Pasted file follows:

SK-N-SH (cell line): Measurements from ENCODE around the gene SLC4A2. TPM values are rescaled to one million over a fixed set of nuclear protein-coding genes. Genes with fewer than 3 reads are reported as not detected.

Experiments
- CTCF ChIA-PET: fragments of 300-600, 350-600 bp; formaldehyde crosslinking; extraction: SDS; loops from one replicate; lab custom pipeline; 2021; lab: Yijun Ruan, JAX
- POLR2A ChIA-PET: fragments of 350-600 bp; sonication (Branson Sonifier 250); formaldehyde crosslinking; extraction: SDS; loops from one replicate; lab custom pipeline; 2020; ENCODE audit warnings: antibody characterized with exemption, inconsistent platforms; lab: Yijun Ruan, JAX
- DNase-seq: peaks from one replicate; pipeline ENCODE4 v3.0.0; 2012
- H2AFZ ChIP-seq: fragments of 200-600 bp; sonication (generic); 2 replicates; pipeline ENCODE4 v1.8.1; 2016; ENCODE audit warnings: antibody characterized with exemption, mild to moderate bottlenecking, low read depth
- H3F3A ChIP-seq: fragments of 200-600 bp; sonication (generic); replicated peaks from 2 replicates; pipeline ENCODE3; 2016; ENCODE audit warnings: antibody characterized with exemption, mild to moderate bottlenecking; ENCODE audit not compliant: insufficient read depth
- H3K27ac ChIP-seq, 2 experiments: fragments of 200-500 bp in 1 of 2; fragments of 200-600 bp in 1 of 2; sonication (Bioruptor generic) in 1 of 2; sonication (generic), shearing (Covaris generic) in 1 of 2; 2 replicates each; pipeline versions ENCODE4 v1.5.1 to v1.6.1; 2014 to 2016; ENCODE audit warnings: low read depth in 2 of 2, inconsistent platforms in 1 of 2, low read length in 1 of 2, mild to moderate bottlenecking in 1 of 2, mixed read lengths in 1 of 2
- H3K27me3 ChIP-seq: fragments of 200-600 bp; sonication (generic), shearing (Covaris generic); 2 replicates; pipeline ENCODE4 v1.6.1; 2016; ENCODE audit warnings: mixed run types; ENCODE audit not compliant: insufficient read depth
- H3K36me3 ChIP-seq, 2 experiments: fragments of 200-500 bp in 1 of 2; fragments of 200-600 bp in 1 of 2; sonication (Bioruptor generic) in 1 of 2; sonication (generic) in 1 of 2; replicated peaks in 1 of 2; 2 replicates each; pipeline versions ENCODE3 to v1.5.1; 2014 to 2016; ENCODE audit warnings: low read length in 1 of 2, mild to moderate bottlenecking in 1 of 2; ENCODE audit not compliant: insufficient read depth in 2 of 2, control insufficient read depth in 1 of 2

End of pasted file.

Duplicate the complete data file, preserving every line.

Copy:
SK-N-SH (cell line): Measurements from ENCODE around the gene SLC4A2. TPM values are rescaled to one million over a fixed set of nuclear protein-coding genes. Genes with fewer than 3 reads are reported as not detected.

Experiments
- CTCF ChIA-PET: fragments of 300-600, 350-600 bp; formaldehyde crosslinking; extraction: SDS; loops from one replicate; lab custom pipeline; 2021; lab: Yijun Ruan, JAX
- POLR2A ChIA-PET: fragments of 350-600 bp; sonication (Branson Sonifier 250); formaldehyde crosslinking; extraction: SDS; loops from one replicate; lab custom pipeline; 2020; ENCODE audit warnings: antibody characterized with exemption, inconsistent platforms; lab: Yijun Ruan, JAX
- DNase-seq: peaks from one replicate; pipeline ENCODE4 v3.0.0; 2012
- H2AFZ ChIP-seq: fragments of 200-600 bp; sonication (generic); 2 replicates; pipeline ENCODE4 v1.8.1; 2016; ENCODE audit warnings: antibody characterized with exemption, mild to moderate bottlenecking, low read depth
- H3F3A ChIP-seq: fragments of 200-600 bp; sonication (generic); replicated peaks from 2 replicates; pipeline ENCODE3; 2016; ENCODE audit warnings: antibody characterized with exemption, mild to moderate bottlenecking; ENCODE audit not compliant: insufficient read depth
- H3K27ac ChIP-seq, 2 experiments: fragments of 200-500 bp in 1 of 2; fragments of 200-600 bp in 1 of 2; sonication (Bioruptor generic) in 1 of 2; sonication (generic), shearing (Covaris generic) in 1 of 2; 2 replicates each; pipeline versions ENCODE4 v1.5.1 to v1.6.1; 2014 to 2016; ENCODE audit warnings: low read depth in 2 of 2, inconsistent platforms in 1 of 2, low read length in 1 of 2, mild to moderate bottlenecking in 1 of 2, mixed read lengths in 1 of 2
- H3K27me3 ChIP-seq: fragments of 200-600 bp; sonication (generic), shearing (Covaris generic); 2 replicates; pipeline ENCODE4 v1.6.1; 2016; ENCODE audit warnings: mixed run types; ENCODE audit not compliant: insufficient read depth
- H3K36me3 ChIP-seq, 2 experiments: fragments of 200-500 bp in 1 of 2; fragments of 200-600 bp in 1 of 2; sonication (Bioruptor generic) in 1 of 2; sonication (generic) in 1 of 2; replicated peaks in 1 of 2; 2 replicates each; pipeline versions ENCODE3 to v1.5.1; 2014 to 2016; ENCODE audit warnings: low read length in 1 of 2, mild to moderate bottlenecking in 1 of 2; ENCODE audit not compliant: insufficient read depth in 2 of 2, control insufficient read depth in 1 of 2